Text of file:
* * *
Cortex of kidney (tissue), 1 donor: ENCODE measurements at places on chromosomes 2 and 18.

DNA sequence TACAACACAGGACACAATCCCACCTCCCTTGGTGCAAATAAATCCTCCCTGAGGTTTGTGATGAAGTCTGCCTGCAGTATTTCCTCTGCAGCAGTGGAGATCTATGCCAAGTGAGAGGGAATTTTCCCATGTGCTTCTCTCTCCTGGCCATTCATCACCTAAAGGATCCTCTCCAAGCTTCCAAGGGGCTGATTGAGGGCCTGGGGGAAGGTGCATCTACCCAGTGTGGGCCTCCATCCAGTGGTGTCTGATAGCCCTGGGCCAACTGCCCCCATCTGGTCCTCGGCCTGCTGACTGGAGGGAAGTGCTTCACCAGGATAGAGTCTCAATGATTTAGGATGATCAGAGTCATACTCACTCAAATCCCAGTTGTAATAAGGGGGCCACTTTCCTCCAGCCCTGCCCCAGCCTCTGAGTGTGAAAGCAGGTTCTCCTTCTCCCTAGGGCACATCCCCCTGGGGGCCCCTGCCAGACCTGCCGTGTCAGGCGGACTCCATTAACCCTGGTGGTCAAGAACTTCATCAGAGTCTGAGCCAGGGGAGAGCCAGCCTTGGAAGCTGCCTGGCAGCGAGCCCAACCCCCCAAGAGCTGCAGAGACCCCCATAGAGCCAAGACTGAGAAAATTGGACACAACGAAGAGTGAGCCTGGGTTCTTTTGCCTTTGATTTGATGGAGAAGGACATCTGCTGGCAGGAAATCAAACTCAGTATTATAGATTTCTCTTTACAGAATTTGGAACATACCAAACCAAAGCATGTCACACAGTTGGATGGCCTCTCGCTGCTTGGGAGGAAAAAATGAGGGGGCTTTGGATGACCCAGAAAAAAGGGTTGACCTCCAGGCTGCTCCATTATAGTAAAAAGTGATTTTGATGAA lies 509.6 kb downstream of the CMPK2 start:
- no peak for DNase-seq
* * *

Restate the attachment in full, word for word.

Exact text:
Cortex of kidney (tissue), 1 donor: ENCODE measurements at places on chromosomes 2 and 18.

DNA sequence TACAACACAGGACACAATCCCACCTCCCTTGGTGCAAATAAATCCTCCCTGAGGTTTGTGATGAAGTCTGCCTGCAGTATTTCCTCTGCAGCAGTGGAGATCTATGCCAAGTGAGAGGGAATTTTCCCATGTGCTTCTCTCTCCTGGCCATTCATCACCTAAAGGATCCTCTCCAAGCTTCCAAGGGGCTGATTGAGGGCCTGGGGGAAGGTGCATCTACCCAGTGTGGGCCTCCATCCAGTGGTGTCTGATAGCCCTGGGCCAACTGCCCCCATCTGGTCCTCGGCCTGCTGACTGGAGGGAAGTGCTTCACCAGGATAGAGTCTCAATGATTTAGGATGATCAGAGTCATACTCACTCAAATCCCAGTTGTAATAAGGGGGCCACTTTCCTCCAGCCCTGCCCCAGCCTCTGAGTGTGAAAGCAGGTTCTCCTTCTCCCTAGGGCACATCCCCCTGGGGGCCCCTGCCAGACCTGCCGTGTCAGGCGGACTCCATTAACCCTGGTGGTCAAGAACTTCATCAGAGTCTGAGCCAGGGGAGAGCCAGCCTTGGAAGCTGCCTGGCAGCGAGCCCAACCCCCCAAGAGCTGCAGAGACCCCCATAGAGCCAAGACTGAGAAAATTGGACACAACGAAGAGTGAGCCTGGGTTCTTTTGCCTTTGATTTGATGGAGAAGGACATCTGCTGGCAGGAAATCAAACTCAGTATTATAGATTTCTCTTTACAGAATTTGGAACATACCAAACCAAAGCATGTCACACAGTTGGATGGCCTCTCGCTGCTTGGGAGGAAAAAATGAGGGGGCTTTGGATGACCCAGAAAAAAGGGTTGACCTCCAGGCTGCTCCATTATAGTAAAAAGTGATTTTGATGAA lies 509.6 kb downstream of the CMPK2 start:
- no peak for DNase-seq